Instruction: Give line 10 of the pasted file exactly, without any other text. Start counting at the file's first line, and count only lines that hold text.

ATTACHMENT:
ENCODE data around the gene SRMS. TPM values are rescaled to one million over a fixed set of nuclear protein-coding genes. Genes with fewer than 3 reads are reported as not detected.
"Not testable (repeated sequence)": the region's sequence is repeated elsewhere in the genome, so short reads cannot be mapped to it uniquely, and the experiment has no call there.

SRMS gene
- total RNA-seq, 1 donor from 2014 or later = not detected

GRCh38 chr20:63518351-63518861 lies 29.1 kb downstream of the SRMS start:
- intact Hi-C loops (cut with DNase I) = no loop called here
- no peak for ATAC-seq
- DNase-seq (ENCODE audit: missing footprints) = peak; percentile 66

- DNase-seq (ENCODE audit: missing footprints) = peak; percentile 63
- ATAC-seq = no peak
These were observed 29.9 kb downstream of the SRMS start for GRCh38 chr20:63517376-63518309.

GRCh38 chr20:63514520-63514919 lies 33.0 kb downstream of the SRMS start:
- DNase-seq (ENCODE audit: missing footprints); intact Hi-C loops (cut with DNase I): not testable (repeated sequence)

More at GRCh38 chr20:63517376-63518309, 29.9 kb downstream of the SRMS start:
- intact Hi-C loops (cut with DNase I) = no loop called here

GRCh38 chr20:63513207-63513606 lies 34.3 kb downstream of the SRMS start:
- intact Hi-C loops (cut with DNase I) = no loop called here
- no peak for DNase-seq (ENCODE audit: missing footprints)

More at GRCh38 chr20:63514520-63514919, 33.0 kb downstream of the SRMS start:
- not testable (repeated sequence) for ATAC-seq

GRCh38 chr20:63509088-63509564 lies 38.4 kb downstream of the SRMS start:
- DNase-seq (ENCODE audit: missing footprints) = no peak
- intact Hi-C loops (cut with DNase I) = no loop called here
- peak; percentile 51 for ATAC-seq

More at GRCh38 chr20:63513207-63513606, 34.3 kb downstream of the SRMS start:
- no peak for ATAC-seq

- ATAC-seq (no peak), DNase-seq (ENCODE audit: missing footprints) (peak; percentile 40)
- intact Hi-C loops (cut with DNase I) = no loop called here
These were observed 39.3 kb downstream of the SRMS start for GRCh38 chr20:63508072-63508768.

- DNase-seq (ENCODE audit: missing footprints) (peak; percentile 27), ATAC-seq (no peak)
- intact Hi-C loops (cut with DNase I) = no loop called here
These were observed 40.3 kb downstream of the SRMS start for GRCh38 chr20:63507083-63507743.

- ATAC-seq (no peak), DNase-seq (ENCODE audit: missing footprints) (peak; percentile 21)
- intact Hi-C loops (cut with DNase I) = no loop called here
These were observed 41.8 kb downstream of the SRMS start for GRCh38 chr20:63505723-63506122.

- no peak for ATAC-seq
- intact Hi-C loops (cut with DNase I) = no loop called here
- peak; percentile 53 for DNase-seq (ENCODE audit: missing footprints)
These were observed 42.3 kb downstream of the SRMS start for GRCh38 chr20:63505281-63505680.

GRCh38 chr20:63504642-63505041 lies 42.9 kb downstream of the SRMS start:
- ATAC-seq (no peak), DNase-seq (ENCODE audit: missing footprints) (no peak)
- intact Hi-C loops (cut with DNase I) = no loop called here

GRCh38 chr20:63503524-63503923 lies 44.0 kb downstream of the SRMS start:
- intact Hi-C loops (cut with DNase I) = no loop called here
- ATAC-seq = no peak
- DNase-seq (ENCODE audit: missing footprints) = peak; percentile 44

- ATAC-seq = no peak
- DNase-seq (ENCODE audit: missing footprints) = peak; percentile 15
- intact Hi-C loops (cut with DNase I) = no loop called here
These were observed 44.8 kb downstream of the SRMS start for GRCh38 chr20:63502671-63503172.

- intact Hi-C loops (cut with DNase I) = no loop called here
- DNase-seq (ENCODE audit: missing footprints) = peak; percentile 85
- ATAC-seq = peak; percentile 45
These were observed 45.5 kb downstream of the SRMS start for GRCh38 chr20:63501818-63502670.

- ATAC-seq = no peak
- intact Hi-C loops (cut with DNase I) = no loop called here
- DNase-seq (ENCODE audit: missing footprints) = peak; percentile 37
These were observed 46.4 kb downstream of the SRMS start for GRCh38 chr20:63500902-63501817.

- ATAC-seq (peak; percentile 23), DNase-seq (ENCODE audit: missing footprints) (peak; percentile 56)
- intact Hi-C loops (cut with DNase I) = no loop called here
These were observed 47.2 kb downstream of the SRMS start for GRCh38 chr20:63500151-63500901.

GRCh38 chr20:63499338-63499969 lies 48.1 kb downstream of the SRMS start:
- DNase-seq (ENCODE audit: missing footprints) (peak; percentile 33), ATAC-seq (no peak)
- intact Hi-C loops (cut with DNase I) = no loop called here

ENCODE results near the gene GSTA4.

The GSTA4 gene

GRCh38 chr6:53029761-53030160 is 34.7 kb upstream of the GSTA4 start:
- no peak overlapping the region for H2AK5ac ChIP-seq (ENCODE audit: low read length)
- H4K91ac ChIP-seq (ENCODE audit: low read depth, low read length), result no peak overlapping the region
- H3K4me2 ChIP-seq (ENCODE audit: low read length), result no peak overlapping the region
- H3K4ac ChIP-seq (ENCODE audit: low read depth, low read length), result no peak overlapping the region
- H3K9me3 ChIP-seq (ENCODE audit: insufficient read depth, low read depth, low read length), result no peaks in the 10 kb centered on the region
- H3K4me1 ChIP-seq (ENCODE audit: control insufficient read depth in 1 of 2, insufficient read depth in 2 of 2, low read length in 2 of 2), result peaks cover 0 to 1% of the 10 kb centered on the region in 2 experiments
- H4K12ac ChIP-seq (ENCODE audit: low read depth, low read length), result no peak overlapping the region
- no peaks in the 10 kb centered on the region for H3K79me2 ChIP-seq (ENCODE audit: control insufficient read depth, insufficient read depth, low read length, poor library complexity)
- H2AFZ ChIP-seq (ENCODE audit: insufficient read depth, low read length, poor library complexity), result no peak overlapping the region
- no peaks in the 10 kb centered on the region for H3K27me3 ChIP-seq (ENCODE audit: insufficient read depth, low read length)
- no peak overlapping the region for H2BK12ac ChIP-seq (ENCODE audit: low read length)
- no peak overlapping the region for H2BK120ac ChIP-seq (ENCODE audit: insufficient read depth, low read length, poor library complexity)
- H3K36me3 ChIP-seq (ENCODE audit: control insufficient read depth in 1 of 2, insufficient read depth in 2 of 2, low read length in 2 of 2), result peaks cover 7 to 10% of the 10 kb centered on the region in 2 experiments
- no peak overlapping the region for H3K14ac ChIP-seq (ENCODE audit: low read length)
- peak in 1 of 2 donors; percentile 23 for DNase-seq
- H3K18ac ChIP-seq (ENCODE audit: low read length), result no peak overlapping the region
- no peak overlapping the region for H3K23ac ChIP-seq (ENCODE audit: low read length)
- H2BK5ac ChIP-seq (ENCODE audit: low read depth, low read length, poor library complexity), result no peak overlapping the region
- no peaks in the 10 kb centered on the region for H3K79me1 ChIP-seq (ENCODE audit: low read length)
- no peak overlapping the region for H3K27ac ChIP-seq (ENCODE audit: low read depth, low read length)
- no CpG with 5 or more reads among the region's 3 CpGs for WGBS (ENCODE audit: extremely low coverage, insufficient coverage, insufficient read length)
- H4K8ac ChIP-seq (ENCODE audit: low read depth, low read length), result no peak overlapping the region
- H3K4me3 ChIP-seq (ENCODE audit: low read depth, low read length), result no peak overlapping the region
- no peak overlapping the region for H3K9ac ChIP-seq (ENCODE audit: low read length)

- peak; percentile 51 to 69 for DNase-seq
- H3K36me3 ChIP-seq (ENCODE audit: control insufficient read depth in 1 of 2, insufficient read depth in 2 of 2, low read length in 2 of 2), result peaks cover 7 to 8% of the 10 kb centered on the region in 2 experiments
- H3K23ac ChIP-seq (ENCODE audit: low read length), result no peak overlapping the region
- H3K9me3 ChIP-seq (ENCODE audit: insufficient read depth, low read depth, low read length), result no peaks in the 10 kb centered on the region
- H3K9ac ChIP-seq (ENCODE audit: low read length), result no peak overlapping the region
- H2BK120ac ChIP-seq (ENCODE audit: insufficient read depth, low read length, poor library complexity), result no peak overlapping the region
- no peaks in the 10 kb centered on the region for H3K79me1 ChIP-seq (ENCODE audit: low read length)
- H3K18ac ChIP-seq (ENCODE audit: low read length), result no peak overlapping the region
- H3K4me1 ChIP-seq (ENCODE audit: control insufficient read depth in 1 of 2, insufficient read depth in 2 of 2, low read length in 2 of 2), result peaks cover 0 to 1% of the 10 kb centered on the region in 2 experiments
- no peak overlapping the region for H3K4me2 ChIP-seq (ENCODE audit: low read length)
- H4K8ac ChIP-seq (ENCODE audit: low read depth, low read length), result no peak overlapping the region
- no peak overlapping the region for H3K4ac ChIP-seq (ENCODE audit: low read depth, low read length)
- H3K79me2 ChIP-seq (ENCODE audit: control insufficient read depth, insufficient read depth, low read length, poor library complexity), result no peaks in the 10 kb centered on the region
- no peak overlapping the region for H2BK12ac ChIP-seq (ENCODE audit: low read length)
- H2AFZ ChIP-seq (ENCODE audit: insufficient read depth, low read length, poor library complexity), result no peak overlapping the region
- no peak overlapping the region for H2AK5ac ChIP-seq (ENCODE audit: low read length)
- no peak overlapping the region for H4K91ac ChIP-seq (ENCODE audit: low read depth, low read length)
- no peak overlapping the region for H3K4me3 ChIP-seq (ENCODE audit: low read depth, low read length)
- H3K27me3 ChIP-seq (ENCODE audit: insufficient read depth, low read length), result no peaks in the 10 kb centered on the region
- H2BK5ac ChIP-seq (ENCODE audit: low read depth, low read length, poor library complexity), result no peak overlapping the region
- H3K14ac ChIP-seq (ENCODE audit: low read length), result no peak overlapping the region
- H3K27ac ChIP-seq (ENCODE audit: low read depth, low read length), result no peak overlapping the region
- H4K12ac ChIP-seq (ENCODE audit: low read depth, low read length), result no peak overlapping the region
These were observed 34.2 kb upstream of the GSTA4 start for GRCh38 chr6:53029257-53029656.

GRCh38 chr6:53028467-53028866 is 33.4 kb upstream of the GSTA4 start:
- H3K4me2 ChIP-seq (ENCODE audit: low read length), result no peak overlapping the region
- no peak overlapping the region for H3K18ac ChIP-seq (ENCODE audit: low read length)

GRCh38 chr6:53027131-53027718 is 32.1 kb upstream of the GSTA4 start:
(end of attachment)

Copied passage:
- ATAC-seq = no peak